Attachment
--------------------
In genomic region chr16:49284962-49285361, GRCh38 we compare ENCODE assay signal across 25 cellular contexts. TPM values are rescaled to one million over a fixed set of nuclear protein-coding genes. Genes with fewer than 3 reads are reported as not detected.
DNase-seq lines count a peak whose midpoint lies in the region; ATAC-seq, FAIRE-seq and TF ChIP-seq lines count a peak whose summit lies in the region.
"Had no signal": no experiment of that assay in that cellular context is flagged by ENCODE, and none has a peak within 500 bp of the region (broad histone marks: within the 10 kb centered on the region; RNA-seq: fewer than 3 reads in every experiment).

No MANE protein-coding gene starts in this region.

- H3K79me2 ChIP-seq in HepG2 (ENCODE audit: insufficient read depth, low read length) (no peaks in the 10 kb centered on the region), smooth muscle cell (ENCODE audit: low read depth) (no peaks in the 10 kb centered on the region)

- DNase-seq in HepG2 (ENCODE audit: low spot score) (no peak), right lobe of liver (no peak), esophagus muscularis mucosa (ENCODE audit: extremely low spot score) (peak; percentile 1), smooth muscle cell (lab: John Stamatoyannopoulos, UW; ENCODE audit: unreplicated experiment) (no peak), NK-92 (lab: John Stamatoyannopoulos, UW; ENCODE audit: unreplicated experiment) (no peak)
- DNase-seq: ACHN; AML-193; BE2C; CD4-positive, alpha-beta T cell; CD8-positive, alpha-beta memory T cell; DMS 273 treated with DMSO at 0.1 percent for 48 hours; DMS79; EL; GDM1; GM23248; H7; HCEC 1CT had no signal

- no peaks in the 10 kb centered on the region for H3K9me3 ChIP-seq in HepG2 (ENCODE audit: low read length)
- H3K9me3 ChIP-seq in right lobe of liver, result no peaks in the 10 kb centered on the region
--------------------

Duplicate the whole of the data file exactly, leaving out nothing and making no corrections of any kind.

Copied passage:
In genomic region chr16:49284962-49285361, GRCh38 we compare ENCODE assay signal across 25 cellular contexts. TPM values are rescaled to one million over a fixed set of nuclear protein-coding genes. Genes with fewer than 3 reads are reported as not detected.
DNase-seq lines count a peak whose midpoint lies in the region; ATAC-seq, FAIRE-seq and TF ChIP-seq lines count a peak whose summit lies in the region.
"Had no signal": no experiment of that assay in that cellular context is flagged by ENCODE, and none has a peak within 500 bp of the region (broad histone marks: within the 10 kb centered on the region; RNA-seq: fewer than 3 reads in every experiment).

No MANE protein-coding gene starts in this region.

- H3K79me2 ChIP-seq in HepG2 (ENCODE audit: insufficient read depth, low read length) (no peaks in the 10 kb centered on the region), smooth muscle cell (ENCODE audit: low read depth) (no peaks in the 10 kb centered on the region)

- DNase-seq in HepG2 (ENCODE audit: low spot score) (no peak), right lobe of liver (no peak), esophagus muscularis mucosa (ENCODE audit: extremely low spot score) (peak; percentile 1), smooth muscle cell (lab: John Stamatoyannopoulos, UW; ENCODE audit: unreplicated experiment) (no peak), NK-92 (lab: John Stamatoyannopoulos, UW; ENCODE audit: unreplicated experiment) (no peak)
- DNase-seq: ACHN; AML-193; BE2C; CD4-positive, alpha-beta T cell; CD8-positive, alpha-beta memory T cell; DMS 273 treated with DMSO at 0.1 percent for 48 hours; DMS79; EL; GDM1; GM23248; H7; HCEC 1CT had no signal

- no peaks in the 10 kb centered on the region for H3K9me3 ChIP-seq in HepG2 (ENCODE audit: low read length)
- H3K9me3 ChIP-seq in right lobe of liver, result no peaks in the 10 kb centered on the region